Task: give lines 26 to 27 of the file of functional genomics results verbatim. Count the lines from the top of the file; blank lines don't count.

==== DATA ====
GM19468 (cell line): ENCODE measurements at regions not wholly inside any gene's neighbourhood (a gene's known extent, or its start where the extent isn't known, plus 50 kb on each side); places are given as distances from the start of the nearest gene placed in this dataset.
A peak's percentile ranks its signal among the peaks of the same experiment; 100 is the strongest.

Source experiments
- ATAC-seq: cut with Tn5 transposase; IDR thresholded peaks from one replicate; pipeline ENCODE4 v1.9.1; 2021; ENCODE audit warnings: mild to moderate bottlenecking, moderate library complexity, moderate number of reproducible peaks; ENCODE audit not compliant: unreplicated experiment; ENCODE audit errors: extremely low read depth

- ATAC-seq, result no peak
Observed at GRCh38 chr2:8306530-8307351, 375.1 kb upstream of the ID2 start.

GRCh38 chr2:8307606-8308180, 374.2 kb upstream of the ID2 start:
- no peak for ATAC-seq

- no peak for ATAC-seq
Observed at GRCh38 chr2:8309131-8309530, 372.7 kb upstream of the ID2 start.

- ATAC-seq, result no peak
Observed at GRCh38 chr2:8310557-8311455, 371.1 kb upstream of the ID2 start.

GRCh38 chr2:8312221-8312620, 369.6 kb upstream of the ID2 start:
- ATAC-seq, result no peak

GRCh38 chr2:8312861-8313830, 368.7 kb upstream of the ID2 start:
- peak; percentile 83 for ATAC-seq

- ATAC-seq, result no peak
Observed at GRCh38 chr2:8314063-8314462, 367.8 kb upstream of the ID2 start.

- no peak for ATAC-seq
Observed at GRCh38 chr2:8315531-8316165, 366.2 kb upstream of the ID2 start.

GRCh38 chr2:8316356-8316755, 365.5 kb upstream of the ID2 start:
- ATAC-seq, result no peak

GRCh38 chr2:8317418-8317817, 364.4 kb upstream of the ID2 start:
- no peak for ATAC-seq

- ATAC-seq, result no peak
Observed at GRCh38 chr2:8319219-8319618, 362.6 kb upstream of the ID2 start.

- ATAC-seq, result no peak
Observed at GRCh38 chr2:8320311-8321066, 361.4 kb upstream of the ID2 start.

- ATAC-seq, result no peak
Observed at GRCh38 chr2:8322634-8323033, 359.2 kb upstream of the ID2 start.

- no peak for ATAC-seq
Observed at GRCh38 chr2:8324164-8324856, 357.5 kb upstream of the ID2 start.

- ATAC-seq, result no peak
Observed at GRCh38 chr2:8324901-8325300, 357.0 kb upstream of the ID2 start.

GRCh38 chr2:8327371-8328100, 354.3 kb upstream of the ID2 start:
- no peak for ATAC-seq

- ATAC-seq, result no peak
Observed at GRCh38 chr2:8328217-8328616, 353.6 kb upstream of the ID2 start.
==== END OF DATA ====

Observed at GRCh38 chr2:8319219-8319618, 362.6 kb upstream of the ID2 start.

- ATAC-seq, result no peak